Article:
And then when I got home from the lake, I found an acceptance letter from River Styx magazine, taking not poems . . . but a short story! At which point I went over the moon!

I’ll be back soon to post pictures from the Black Hills and the Badlands, and please e-mail me with your snail-mail address if you’d like to receive a spiffy South Dakota postcard, as I still have about five left.

On a final note, I was working this morning and looked up to find the Bean Bean wearing my hat. What’s up with that?

Read Full Post »


I’m back from the Badlands, with many, many pictures. I returned very late Monday night, and in the meantime have been recuperating and getting things back on track on the home front. It was a great trip, and I’ll be back soon to post my travelogue, including some rare shots of the elusive and camera-shy Japanese Mother. In the meantime, though, I procured, especially for you, My Dear Readers, a postcard set entitled Scenes of Black Hills & Badlands – South Dakota – A Collection of 12 Beautiful Prints. If you would like one of these postcards, be one of the first twelve lucky people to send me an e-mail with your name and address, and I’ll gladly drop one in the mail for you!

Read Full Post »


I’m off to do an appearance at the High Plains Bookfest in Billings, Montana, where I’ll be giving a short panel reading and participating in a Poetry Roundtable panel with other regional authors–including my own paternal progenitor. (In other words, I’ll be hooking up with my parents during my sojourn in Big Sky Country as well.)

I’m making sort of a leisurely trip of it . . . splitting up the 11-hour drive over two days so that I might take some time in the Black Hills area of South Dakota. Tonight I’ll be stopping over in Deadwood, South Dakota, and on the way back I’ll spend a night in Rapid City.

I’m not sure whether or not I’ll have internet access or not, so I may not be back online until next Tuesday. Either way, I’ll try to return with copious pictures

In the meantime, here’s a nice review of Year of the Snake that appeared in The Billings Outpost as part of publicity for the Bookfest.

Read Full Post »


The day started off with a strange discovery that the house had been infested with a case of Bug-in-a-Rug Syndrome.

Come evening, I was invited to a feast of profound magnitude with some of my very favorite friends and their progeny–who, incidentally, are some of my very favorite small boys.

Afterwards, we all headed to Barstow Park, behind the local Hy-Vee store, to watch the annual fireworks . . . because, well, it’s just to thing to do. After idly amusing ourselves while impatiently waiting for the sun to set, the first of the fireworks finally arrived to an enraptured audience.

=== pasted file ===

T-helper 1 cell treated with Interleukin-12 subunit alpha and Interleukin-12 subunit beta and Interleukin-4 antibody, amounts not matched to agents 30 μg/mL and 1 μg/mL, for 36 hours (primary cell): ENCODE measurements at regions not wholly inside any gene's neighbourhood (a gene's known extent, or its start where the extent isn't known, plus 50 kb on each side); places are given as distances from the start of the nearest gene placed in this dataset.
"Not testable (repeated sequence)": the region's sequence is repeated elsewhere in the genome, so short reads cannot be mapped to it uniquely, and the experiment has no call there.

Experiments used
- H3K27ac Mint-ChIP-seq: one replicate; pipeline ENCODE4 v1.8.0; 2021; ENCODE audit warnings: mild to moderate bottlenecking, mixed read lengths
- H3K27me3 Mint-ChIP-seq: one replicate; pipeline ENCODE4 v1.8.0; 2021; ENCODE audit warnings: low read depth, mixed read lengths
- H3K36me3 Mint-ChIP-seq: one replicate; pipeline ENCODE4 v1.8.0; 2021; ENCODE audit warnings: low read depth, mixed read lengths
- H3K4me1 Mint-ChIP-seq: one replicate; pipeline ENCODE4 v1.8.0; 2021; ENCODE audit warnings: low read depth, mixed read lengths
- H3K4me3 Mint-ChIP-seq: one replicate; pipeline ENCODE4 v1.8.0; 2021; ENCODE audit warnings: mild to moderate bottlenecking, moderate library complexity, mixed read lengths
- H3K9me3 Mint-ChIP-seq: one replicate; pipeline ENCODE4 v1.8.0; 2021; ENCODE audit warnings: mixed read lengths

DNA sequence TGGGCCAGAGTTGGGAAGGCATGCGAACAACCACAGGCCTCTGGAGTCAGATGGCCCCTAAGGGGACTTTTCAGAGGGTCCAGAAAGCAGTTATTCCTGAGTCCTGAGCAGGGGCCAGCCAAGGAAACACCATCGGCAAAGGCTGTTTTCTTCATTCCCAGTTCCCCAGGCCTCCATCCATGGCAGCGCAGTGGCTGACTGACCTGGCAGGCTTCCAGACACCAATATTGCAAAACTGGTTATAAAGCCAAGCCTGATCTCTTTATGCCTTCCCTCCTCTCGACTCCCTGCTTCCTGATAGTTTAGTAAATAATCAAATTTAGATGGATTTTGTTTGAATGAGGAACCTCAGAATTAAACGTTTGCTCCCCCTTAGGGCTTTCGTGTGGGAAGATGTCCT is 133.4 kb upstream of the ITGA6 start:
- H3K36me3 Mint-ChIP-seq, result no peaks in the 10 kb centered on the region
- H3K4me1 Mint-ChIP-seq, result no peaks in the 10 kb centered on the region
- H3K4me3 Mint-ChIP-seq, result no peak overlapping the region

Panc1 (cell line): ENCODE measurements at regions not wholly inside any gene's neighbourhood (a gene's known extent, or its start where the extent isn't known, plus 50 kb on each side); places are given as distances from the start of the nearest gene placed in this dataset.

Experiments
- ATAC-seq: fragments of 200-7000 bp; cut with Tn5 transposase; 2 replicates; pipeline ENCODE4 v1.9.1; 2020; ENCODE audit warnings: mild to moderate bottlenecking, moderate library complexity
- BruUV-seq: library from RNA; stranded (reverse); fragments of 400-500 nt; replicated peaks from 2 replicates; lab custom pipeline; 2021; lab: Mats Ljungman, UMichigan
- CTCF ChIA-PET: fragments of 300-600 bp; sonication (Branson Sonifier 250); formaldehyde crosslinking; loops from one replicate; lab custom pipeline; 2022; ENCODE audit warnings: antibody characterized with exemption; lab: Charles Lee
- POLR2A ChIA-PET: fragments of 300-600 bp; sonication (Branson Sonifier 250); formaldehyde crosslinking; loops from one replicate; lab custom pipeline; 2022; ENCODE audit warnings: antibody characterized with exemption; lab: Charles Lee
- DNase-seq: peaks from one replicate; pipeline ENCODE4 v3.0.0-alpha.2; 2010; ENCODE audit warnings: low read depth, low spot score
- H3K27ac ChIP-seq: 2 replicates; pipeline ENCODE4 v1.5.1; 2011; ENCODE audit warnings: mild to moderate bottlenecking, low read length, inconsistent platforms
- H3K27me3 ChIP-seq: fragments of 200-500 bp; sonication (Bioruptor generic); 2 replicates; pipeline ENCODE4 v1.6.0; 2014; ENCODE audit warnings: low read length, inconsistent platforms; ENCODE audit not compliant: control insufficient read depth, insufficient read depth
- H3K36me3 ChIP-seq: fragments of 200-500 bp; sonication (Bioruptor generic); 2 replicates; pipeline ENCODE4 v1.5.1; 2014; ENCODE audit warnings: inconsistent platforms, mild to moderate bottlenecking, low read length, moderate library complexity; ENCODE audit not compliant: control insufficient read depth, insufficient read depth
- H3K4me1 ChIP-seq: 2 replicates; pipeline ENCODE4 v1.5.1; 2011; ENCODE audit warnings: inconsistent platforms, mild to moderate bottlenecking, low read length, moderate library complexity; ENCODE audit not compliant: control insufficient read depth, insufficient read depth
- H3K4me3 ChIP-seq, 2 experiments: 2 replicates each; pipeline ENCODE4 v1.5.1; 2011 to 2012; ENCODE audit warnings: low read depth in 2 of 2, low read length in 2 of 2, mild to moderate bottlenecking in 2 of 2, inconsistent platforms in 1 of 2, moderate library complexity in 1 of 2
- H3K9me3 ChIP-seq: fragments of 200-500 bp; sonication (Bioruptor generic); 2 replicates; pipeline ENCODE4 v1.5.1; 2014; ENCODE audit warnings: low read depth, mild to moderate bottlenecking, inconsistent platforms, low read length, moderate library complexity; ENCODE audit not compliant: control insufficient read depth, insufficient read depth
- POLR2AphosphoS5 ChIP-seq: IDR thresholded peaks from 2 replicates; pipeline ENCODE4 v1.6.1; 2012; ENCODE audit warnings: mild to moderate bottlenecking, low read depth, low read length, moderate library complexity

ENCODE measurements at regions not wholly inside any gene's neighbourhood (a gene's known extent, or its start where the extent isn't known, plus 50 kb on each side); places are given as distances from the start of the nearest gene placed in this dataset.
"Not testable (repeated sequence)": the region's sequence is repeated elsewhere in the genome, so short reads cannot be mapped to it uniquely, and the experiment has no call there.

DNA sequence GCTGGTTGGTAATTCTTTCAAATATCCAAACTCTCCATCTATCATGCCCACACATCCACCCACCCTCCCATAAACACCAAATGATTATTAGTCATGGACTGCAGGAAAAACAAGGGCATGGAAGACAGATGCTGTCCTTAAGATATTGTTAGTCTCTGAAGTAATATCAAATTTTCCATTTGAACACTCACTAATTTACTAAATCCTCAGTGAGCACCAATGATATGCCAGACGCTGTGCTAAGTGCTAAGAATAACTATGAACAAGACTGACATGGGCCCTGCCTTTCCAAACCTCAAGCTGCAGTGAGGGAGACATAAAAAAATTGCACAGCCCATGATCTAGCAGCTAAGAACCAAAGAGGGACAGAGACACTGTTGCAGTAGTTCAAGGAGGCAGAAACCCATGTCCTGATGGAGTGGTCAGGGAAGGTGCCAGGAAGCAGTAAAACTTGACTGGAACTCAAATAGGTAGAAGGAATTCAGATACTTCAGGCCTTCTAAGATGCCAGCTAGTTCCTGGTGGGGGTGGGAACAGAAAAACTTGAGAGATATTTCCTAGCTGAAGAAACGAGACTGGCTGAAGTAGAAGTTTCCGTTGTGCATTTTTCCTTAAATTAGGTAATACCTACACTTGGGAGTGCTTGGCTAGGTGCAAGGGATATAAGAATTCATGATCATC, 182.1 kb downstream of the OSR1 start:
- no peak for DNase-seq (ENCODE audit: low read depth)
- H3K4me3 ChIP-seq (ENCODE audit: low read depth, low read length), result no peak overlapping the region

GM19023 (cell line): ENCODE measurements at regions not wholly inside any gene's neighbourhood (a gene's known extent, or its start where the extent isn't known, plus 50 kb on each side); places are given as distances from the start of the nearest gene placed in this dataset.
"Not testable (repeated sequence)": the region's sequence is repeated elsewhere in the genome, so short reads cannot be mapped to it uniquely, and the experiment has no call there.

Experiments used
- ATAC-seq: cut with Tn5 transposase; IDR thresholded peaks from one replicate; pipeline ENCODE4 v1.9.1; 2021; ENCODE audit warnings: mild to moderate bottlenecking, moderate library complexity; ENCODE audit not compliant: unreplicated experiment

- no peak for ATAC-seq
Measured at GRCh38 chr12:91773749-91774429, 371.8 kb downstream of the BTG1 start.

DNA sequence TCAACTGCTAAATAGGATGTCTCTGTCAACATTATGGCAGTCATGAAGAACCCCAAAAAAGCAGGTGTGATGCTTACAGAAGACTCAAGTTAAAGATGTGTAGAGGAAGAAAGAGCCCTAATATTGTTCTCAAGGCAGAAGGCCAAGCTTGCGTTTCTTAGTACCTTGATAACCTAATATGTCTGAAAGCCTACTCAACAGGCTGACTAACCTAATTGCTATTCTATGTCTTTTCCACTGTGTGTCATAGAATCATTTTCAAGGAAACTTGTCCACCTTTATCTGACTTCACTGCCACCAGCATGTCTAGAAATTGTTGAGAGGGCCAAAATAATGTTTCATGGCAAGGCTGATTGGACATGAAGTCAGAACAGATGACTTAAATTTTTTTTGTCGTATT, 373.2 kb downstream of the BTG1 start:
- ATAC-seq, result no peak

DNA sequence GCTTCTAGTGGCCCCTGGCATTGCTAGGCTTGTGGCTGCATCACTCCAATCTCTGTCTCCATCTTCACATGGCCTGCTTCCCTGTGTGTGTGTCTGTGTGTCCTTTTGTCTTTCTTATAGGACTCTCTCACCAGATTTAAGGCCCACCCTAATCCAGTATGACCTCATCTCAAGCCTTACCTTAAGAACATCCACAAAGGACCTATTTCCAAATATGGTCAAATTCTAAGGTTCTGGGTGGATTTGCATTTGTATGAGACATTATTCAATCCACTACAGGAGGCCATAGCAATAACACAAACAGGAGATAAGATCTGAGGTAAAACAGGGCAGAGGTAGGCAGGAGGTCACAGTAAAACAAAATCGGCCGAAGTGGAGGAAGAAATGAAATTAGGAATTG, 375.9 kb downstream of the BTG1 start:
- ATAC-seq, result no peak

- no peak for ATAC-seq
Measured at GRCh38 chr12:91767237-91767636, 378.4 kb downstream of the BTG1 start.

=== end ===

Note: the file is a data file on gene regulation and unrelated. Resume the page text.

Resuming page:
What is it about the ephemeral, night-blooming radiance of fireworks that always leaves me feeling achingly wistful?

Following the official municipal fireworks, there was an unofficial after-party, in which smaller combustibles were set off (most of them, we’re pleased to report, not ricocheting into the neighbors’ rooftops) and the evening was ultimately pronounced to be a great success.

I rarely post my poems on my blog, but here is a fourth of July poem, from a few years back:


The electric, pulsating see-saw wheeze

of cicadas

calling back and forth to each other, tree

to tree, the song

passed around from first one tree to the next

in circular

patterns–one cycle seeming to ignite

another, like

jazz musicians trading fours. Glinting


of fireflies are flashes of sequins sewn

in arabesques

on a black dress, first capturing the light

and holding it

in, like a sharp catch of breath at the throat,

then a sudden

exhalation of tiny stars. Damp musk

of grainy silt,

the river’s soft repetitive licking

against the banks,

moon a ripe tangelo, and finally

the fireworks come–

ruptured sky, sizzle of rent fabric, smoke

leaving after-

images like pearled, cloudy nebulas.

And afterwards,

you and I, we will ignite, pulse, and bloom

all through the night

like rare and glamorous orchids–drawn in

first one, and then

the other, to hunger among scalloped

purple petals,

warm honey, like hypnotized bees deceived

by vanilla

and spice and musk into confusing bee

love with flowers.

And maybe, like flowers, we must seduce

pleasure the way

butterflies are seduced into stopping

for one moment

to grip the round hips of buds and uncurl

their tongues to drink.

Maybe pleasure isn’t even really

pleasure unless

it’s evanescent–like ephemeral


opening over the water to hang